This Is 1950

Today’s Lesson: The world has never been better than it is now.


In 1950, there were planes, but flying was for the very wealthy or for people who really needed to fly somewhere. Even when I was growing up in the seventies, flying was expensive and only for special occasions–you dressed up for a flight as if you were going to church.

Most people, even in the seventies, but especially in the fifties, were born, grew up, and died within a 30-mile radius. There wasn’t even Google Earth to virtually visit Paris.

Imagine that. Imagine if all the input you had about religion, morals, ethics, education, art, literature, and culture all came from no further than the town in which you were born. What would your tiny social bubble have you believe? Blacks are less than Whites? Marriage is only between a man and woman? The Russians are coming? The South is still fighting?

What flight did for the world is the same as what the car did for the nation. It opened boundaries and provided access to food, knowledge, and worldviews that transformed society. It allowed scientists to collaborate, politicians to regularly meet in-person, and engineers to stretch both their imaginations and their set of tools and teams.

The internet is doing the same but it is odd because it works in both directions, expanding and contracting at the same time. Thanks to the internet, you can explore the world on a 3-D map and communicate with businesses and people in foreign territories at your leisure. You can stay in touch with family and friends no matter where their journeys take them.

However, you can also shut the world out, filtering your social circle so you only receive news you want, interact with people who believe what you believe, and hear only music you have heard before. You can close the world out and stereotype and spread animosity, unfettered, with people in “your” tribe, losing contact with the rest of the world. You can stagnate, sustaining the dry husk of your potential on a diet of rotting ideas and long-dead ideals.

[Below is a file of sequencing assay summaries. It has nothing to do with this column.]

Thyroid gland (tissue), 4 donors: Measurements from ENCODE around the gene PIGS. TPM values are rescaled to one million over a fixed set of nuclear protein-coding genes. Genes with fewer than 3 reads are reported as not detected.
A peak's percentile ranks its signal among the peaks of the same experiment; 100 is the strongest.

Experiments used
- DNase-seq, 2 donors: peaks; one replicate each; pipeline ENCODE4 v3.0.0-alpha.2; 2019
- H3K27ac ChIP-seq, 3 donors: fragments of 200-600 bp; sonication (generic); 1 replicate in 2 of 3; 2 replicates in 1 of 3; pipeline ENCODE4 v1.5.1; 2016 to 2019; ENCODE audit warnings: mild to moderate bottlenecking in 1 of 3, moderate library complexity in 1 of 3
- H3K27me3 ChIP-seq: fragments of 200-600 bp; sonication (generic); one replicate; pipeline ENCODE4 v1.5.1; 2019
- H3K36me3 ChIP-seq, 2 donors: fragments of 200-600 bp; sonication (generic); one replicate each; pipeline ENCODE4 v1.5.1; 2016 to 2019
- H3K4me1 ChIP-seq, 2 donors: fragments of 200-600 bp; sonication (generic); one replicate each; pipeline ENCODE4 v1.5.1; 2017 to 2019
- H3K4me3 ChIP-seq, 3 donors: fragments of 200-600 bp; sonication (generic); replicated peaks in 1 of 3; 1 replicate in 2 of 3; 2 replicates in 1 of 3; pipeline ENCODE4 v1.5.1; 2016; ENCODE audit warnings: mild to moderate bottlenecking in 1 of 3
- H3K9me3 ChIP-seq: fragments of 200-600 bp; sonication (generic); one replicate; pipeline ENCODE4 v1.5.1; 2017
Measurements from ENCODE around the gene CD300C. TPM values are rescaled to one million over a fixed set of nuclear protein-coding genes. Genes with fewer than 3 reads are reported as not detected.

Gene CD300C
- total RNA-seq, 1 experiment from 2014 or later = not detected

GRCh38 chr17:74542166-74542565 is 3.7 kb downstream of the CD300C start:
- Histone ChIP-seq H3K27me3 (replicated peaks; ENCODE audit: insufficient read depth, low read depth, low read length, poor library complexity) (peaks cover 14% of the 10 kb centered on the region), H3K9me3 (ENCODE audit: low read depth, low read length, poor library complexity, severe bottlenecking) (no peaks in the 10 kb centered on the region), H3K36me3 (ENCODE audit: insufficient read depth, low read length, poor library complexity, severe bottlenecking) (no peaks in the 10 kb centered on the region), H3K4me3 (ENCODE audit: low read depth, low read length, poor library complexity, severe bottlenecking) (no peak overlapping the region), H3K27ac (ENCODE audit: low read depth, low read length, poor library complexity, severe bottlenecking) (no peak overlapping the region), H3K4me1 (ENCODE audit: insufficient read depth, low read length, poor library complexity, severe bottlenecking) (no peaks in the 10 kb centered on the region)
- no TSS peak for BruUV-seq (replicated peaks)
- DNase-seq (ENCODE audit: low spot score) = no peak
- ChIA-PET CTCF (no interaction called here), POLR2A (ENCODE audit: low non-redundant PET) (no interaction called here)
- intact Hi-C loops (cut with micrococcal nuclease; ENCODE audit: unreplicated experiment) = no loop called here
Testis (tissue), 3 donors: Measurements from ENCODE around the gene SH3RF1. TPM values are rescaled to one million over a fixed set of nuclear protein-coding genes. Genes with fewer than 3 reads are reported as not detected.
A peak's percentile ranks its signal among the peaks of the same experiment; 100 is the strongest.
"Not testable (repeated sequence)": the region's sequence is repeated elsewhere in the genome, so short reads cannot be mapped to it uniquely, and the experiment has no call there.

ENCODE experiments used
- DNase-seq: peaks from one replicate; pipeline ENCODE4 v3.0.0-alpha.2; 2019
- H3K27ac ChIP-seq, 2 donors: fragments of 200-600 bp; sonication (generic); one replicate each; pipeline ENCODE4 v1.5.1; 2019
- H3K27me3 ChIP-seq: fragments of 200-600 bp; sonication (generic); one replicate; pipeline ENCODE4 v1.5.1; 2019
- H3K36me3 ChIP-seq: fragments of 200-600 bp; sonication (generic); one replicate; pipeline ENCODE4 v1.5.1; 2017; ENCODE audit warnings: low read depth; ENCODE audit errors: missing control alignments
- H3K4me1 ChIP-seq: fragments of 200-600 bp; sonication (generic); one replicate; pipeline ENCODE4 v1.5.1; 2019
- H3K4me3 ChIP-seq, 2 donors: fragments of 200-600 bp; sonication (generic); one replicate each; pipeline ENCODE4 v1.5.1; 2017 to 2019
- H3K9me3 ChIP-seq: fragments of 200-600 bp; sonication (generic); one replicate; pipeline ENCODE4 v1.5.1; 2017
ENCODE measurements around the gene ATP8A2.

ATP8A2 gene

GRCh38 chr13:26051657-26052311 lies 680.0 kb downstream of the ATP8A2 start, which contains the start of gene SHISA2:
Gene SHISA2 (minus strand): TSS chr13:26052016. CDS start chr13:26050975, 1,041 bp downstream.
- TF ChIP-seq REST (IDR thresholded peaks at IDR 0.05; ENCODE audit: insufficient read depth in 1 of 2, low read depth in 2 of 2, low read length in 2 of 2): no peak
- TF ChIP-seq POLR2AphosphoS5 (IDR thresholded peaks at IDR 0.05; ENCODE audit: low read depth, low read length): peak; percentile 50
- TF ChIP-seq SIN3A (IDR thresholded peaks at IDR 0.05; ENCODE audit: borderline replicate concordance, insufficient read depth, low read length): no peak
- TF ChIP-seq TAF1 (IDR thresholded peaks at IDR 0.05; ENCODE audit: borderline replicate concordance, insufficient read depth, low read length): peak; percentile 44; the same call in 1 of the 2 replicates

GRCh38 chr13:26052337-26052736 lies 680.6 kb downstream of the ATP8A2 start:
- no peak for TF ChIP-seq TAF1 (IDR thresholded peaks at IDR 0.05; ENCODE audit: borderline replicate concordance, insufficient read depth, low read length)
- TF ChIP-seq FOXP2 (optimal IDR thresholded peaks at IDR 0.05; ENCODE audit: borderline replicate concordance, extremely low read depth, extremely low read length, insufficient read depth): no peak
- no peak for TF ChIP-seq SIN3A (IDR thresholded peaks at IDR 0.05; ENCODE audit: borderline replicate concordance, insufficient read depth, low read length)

The nostalgia of the past may seem alluring but, by definition, it is also a whitewashing of history and denial of reality.

Yet, for perhaps the first and only time ever, you can choose to live in 2015 or in 1950.

You know what I am going to say here, right?

Choose wisely.





Do you own a television? That is SO 2014…


I see almost no point to owning a television. There is so much great content online with Netflix, YouTube, Hulu Plus, Crackle, Google Play, Amazon, Vimeo, and many other services. I like that I can watch entire seasons at a time, any time, and for a lower monthly cost than cable, without the interruptions of commercials.

I can watch shows anytime and any place on my phone, tablet, or Chromebook. When I want the big screen experience, I can connect any of my devices to my projector. A projector, to me, is a much cheaper and better choice than a television. The projector is portable, smaller than a big screen TV, and can shine a 100-inch image on any wall, even in HD. I connect my tablet to my projector with a HDMI cable and to a Bluetooth speaker (I like my Big Jambox). With one cable, I have a portable entertainment system that fits any room and delivers the goods with room pleasing sound.

Maybe the best part is, my entire, portable system costs significantly less than most televisions by themselves.

Virtual Reality is on the forefront of big breakthroughs now, too. Samsung’s Occulus Rift is a mind-bending experience. Imagine being able to watch Guardians of the Galaxy or Lord of the Rings in an environment where you can actually walk around, look up and down, and explore. What if you could be there for those epic scenes in Star Wars, seeing Darth Vader battle Obi-Wan Kenobi from every angle, as an invisible bystander! How cool would that be?

Choosing a minimalist lifestyle has helped me scale down my entertainment system, but for the tech-savvy apartment dwellers… my low-key solution is an easy win!

Today’s lesson: Think outside “the box”. Why be screen-locked or shackled to archaic services like old-school cable companies anymore? 


Today’s Lesson: Who’s Your Buddy? [140928]


My boss said something last week that resonated with me today. He said his wife is his favorite drinking buddy and talked about how much fun they have together.